Chris White recently wrote an article in the Boston Phoenix reminiscing about "Morgan Magic" back in 1988. As you may recall, back in the days of Belinda Carlisle and Kid Icarus, a mediocre Red Sox team dealing with internal struggles with unhappy players, an ineffectual and disliked manager, and the inability to field a simple grounder all of a sudden started kicking ass and taking names, eventually winning the AL East. Whether this had to do with the acquisition of closer Lee Smith, or whether, as the name suggests, it was the hiring of interim manager and Walpole native Joe Morgan, the Red Sox again became a force to be reckoned with.
My personal feeling, however, is that Morgan Magic happened because Jeffery Doyle Sellers of Compton, CA threw out his shoulder. Mr. Sellers pitched for the Sox for a few seasons, and no less an authority than Roger Clemens said he "had the best stuff on the pitching staff." Nevertheless, as I recall, he finished the 1988 season with a 1-7 record, appearing in only 18 games. It seemed like every time the guy rubbed rosin on his hands, the Sox would lose. I was eight at the time, so I probably have a skewered perception of the whole thing. For example, when I think of Red Sox greats, the first name that comes to mind is "Mike Greenwell." Regardless, the guy, who for some lame only-understandable-if-you're-John-McNamara reason was part of the starting rotation for the first half of the season, wasn't very good, and threw out his arm, forcing the team to replace him with some other guy and then they started winning a lot.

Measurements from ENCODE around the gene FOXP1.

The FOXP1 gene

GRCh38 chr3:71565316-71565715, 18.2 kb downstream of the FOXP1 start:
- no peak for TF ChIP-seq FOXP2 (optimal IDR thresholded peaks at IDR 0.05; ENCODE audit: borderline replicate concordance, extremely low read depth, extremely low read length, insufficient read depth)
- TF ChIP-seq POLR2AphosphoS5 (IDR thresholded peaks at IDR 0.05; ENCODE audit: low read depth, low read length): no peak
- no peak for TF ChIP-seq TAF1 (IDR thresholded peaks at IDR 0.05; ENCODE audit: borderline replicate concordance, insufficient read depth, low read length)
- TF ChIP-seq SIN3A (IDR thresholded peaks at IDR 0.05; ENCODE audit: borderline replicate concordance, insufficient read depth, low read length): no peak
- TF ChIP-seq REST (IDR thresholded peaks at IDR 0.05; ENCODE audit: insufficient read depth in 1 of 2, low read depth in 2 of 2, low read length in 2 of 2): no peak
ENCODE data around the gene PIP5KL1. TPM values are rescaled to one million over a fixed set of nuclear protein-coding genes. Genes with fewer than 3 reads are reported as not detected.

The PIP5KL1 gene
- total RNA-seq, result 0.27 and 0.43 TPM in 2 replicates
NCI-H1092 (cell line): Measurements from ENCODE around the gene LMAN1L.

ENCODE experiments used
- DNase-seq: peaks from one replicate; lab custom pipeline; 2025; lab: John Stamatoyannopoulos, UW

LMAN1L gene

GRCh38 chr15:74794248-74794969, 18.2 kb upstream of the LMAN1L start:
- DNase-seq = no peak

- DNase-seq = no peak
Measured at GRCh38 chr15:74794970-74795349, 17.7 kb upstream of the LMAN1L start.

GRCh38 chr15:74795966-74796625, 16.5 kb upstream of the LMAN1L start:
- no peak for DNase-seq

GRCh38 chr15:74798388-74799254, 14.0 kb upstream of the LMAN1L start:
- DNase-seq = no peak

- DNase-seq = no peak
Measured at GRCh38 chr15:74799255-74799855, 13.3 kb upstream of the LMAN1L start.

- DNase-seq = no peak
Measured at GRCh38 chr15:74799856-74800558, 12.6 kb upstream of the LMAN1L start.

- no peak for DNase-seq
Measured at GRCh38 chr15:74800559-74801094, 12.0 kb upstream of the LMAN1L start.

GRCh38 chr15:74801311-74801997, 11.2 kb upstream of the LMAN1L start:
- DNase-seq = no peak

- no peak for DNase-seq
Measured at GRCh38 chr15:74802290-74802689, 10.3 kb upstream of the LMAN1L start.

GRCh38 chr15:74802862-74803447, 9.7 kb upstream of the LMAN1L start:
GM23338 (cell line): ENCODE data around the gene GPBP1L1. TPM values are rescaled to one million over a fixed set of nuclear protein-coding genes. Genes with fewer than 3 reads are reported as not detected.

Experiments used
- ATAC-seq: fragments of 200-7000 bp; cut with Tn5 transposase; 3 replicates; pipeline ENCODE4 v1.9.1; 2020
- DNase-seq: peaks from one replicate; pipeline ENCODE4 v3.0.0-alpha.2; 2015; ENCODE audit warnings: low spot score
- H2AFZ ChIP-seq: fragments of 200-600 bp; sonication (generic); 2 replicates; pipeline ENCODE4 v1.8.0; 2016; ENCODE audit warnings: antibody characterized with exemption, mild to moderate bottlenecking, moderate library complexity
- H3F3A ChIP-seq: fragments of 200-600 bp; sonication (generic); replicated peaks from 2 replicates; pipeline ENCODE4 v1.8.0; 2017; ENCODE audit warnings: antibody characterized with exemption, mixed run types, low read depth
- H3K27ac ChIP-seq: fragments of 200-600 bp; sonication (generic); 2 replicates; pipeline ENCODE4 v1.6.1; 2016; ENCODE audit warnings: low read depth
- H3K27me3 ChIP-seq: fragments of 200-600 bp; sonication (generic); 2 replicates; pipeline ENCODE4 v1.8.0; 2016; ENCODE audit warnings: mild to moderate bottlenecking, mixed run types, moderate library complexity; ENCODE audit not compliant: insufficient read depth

While we're digressing from the main point, the proper way to refer to Manager Morgan is "Walpole native Joe Morgan." It's like "light hitting Pokey Reese" and "TV's Patrick Duffy."
My dad took me to two games in 1988, one two weeks before the winning streak, and the other one day immediately after. The Sox beat the Indians in late June. Then, under new management, when they were the hottest thing around, they lost 7-0 to the Seattle Mariners, last in their division, in mid-August. I was in attendance with my dad, two of my dad's friends, and my best friend Brian Derosa. The Red Sox never got past second base. The seats cleared out real quick. Brian and I amused ourselves by running around from seat to seat and throwing things into the Mariners bullpen.
Anyway, jump ahead 16 years to the 2004 season, and here we are again. Unhappy players begat mid-season changing of squad begat really long winning streak and chance of actually winning the division. The Mariners are last in their division. And yet here we are, the biggest story in baseball yet again, and it's the 8th inning, and we're getting mowed down by somebody named Bobby Madritsch, and again, it's 7-0. It brought back some weird flashbacks, let me tell you. Again the Mariners were like the little stoolie the Romans paid to follow their greatest generals around, repeating over and over again "You, too, are mortal. You, too, are mortal."
Because, we all know what happens when we get our hopes up. This chink in the armor probably won't prove fatal. The MFYankees seem to have weathered their 22-0 spanking pretty well. But if it does, there's always the Patriots.